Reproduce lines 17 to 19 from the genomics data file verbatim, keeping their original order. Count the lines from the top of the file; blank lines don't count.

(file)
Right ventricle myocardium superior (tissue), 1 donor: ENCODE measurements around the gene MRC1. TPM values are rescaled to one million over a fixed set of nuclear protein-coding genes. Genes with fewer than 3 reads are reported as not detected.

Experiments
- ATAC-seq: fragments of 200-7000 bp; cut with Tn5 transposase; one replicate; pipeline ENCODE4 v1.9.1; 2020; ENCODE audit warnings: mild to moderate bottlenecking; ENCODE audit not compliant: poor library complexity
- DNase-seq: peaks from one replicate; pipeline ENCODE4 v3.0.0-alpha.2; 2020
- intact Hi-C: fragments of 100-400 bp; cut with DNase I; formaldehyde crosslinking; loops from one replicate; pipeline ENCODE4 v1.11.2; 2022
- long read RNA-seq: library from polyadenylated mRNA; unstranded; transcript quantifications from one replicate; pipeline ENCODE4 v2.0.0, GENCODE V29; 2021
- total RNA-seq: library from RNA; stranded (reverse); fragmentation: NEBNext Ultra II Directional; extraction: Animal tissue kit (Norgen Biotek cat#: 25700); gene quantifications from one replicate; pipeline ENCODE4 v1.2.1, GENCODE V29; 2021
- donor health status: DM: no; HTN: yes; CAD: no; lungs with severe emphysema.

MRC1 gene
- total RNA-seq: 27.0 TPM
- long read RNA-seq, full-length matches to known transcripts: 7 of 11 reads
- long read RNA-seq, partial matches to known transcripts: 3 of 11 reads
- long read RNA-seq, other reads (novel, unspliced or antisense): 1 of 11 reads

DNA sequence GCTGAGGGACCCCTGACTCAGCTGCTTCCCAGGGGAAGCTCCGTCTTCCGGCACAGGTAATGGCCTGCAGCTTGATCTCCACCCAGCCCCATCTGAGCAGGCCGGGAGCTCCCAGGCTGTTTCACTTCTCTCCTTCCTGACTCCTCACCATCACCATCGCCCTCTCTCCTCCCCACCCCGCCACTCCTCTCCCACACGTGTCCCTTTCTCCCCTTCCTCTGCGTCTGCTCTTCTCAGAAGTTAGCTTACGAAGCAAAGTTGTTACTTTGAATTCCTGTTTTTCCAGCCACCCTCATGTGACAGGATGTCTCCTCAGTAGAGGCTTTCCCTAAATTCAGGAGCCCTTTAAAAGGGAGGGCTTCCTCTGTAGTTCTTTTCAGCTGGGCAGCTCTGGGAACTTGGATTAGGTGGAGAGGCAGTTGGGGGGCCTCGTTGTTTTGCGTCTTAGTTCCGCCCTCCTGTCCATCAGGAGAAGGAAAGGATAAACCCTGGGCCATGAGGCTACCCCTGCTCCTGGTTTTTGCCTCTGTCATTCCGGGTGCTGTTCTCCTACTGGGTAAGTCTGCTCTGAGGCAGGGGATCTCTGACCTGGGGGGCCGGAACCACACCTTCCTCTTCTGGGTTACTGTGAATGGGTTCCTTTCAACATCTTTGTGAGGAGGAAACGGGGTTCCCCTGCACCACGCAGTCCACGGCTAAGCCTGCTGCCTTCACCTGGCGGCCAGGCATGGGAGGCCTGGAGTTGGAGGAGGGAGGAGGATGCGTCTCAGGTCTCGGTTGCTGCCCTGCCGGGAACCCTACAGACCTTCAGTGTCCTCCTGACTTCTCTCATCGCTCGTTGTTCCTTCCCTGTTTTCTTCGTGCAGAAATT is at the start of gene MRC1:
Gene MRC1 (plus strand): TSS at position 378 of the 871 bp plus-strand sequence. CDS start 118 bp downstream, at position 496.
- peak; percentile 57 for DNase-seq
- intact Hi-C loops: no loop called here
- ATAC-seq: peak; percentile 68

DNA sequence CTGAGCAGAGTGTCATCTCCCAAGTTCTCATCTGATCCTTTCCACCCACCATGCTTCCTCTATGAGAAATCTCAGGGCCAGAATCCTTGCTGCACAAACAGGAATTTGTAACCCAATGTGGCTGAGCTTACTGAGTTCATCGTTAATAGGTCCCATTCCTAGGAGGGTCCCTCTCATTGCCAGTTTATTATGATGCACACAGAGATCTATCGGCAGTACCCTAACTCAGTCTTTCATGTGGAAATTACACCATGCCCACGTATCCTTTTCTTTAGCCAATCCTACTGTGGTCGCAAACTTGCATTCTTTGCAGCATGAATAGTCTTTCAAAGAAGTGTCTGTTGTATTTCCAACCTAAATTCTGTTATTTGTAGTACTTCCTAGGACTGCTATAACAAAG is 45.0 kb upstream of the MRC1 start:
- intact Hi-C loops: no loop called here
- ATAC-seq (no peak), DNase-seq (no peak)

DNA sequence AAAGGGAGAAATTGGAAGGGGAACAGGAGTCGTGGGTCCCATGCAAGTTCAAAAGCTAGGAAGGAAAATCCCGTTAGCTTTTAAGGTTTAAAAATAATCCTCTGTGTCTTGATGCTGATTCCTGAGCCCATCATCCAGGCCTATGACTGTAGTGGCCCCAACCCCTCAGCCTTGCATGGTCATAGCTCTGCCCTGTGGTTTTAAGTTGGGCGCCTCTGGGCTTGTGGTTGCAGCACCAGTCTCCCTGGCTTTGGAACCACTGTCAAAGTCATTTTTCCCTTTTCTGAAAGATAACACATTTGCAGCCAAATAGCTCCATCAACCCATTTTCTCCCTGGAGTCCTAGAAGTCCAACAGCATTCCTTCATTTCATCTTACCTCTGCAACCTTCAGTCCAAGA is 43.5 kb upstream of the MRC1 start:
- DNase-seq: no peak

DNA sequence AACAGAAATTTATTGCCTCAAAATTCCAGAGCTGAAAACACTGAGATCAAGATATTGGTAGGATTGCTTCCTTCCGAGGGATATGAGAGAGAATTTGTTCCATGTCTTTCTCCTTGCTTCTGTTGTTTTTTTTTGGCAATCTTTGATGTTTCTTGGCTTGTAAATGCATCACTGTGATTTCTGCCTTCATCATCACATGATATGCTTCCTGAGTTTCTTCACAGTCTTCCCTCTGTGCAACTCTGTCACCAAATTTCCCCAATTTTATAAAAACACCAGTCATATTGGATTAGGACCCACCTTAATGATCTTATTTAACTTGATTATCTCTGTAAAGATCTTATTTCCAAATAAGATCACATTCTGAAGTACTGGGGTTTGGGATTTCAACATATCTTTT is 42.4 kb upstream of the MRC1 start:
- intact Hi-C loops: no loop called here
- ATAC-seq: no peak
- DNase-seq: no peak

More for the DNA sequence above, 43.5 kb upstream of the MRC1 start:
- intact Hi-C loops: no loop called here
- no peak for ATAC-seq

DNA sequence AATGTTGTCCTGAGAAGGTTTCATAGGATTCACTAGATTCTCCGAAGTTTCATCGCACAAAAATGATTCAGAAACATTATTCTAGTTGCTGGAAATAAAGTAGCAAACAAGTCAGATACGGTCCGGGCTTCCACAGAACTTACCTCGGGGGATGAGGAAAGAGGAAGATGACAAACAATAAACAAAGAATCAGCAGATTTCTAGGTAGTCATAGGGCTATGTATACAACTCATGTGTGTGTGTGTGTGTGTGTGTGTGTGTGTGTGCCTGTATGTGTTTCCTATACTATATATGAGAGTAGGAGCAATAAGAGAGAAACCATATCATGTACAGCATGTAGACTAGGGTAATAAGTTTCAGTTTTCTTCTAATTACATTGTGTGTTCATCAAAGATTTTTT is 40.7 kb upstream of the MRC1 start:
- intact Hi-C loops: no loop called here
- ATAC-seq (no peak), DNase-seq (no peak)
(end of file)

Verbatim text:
- intact Hi-C loops: no loop called here
- ATAC-seq: peak; percentile 68

DNA sequence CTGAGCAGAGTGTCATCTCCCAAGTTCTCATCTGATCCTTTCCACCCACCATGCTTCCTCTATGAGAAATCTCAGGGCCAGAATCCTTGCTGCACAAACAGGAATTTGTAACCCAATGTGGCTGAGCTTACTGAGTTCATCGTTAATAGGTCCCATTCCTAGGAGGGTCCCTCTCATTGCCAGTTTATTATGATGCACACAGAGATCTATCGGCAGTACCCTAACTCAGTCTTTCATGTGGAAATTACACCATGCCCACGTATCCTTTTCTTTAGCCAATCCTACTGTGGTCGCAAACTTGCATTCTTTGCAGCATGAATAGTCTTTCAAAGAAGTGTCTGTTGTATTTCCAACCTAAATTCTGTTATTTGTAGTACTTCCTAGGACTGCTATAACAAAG is 45.0 kb upstream of the MRC1 start: